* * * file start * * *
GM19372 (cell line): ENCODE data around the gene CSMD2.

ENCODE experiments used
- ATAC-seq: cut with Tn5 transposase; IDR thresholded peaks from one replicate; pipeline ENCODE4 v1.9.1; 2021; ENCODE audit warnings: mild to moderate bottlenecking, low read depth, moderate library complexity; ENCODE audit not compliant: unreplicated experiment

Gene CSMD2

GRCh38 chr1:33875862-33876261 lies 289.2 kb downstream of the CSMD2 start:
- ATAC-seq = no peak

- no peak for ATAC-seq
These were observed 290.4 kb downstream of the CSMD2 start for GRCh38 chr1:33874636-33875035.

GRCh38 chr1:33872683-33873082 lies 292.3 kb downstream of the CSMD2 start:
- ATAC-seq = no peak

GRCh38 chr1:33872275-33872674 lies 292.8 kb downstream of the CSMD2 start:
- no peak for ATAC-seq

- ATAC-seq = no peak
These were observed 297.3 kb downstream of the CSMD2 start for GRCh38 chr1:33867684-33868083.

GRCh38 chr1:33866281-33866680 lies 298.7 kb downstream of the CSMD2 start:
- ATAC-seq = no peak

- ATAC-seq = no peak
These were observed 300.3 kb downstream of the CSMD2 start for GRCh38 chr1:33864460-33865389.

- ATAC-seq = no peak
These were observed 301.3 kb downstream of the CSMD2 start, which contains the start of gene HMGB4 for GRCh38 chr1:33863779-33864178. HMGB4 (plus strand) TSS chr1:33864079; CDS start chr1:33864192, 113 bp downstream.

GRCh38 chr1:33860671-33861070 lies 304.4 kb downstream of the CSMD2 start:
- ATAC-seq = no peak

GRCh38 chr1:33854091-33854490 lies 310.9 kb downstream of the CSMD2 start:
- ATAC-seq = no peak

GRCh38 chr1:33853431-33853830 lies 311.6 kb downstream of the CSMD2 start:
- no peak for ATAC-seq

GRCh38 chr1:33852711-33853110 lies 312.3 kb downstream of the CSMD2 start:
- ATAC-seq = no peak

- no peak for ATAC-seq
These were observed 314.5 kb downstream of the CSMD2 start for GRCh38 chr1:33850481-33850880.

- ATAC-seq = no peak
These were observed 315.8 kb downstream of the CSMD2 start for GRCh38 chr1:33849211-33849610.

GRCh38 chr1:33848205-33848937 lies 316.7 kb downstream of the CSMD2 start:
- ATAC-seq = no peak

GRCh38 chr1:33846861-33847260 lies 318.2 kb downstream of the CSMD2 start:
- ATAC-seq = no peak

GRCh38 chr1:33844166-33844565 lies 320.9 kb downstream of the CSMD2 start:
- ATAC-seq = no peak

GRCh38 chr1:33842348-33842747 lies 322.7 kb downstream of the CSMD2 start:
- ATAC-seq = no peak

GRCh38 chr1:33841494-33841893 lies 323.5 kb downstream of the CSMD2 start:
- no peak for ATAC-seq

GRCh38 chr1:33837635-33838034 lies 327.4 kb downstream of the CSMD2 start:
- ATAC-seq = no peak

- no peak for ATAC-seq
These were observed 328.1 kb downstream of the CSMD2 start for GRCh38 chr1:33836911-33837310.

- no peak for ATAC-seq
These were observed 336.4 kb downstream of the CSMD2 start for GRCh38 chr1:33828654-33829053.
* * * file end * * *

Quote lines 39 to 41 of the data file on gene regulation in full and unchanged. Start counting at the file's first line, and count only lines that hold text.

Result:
GRCh38 chr1:33842348-33842747 lies 322.7 kb downstream of the CSMD2 start:
- ATAC-seq = no peak

GRCh38 chr1:33841494-33841893 lies 323.5 kb downstream of the CSMD2 start: